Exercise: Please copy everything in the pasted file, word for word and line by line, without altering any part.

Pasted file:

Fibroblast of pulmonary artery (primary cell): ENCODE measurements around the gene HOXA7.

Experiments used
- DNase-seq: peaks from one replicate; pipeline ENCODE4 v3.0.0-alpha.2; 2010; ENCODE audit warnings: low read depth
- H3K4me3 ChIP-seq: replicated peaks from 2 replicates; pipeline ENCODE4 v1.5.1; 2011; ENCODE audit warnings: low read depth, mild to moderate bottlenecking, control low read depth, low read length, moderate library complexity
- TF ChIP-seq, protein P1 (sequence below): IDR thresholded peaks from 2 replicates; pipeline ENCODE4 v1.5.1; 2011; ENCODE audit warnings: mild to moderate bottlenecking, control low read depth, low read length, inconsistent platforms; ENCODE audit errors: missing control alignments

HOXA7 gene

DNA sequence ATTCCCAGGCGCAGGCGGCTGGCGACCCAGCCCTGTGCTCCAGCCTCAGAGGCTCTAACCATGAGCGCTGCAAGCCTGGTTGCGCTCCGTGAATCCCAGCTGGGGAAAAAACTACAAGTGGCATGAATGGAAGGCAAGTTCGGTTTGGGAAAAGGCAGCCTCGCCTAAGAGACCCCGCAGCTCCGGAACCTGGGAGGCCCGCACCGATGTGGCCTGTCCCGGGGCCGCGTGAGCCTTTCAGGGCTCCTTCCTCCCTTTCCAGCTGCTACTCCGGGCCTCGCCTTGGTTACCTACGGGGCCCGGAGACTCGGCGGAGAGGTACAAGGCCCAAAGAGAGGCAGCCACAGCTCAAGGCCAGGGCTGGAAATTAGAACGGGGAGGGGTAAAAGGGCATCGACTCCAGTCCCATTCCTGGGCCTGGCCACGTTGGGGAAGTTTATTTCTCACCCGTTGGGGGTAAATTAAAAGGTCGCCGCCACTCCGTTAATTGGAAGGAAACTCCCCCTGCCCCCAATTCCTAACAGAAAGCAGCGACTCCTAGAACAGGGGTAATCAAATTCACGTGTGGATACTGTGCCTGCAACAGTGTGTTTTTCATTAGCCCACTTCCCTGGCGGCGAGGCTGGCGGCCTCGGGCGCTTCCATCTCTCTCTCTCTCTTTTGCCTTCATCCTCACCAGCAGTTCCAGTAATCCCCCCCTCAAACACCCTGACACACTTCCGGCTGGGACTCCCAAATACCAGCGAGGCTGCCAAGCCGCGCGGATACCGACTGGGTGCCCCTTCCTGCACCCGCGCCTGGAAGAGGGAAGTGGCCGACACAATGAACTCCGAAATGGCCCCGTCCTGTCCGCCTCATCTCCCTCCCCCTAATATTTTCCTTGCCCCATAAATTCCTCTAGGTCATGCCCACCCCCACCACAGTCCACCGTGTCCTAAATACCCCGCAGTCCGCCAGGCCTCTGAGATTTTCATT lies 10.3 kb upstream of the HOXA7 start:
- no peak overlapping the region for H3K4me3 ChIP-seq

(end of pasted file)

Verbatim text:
Fibroblast of pulmonary artery (primary cell): ENCODE measurements around the gene HOXA7.

Experiments used
- DNase-seq: peaks from one replicate; pipeline ENCODE4 v3.0.0-alpha.2; 2010; ENCODE audit warnings: low read depth
- H3K4me3 ChIP-seq: replicated peaks from 2 replicates; pipeline ENCODE4 v1.5.1; 2011; ENCODE audit warnings: low read depth, mild to moderate bottlenecking, control low read depth, low read length, moderate library complexity
- TF ChIP-seq, protein P1 (sequence below): IDR thresholded peaks from 2 replicates; pipeline ENCODE4 v1.5.1; 2011; ENCODE audit warnings: mild to moderate bottlenecking, control low read depth, low read length, inconsistent platforms; ENCODE audit errors: missing control alignments

HOXA7 gene

DNA sequence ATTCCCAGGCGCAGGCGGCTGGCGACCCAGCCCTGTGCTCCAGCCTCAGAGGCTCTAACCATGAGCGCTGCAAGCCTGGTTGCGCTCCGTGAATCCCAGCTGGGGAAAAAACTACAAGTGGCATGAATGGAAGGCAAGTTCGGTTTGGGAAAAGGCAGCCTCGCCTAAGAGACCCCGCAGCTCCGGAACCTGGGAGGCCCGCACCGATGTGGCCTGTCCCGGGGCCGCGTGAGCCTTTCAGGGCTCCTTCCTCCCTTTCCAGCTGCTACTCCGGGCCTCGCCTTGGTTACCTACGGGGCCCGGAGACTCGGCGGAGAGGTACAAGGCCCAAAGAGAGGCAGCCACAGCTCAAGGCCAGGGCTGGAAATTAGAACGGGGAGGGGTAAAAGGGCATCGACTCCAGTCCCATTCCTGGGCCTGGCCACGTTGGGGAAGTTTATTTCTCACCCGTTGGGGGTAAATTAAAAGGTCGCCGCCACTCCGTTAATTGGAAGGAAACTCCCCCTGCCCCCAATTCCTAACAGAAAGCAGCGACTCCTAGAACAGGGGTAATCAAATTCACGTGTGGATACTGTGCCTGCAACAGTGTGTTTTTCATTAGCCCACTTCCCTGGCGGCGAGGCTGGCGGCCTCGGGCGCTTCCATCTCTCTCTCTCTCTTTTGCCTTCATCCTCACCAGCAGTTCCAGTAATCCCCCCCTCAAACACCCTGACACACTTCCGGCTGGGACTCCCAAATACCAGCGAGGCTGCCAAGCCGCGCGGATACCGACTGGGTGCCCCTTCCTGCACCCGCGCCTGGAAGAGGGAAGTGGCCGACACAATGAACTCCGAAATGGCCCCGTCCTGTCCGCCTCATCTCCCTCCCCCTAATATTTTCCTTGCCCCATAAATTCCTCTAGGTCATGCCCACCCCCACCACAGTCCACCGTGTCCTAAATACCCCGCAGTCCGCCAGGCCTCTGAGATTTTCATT lies 10.3 kb upstream of the HOXA7 start:
- no peak overlapping the region for H3K4me3 ChIP-seq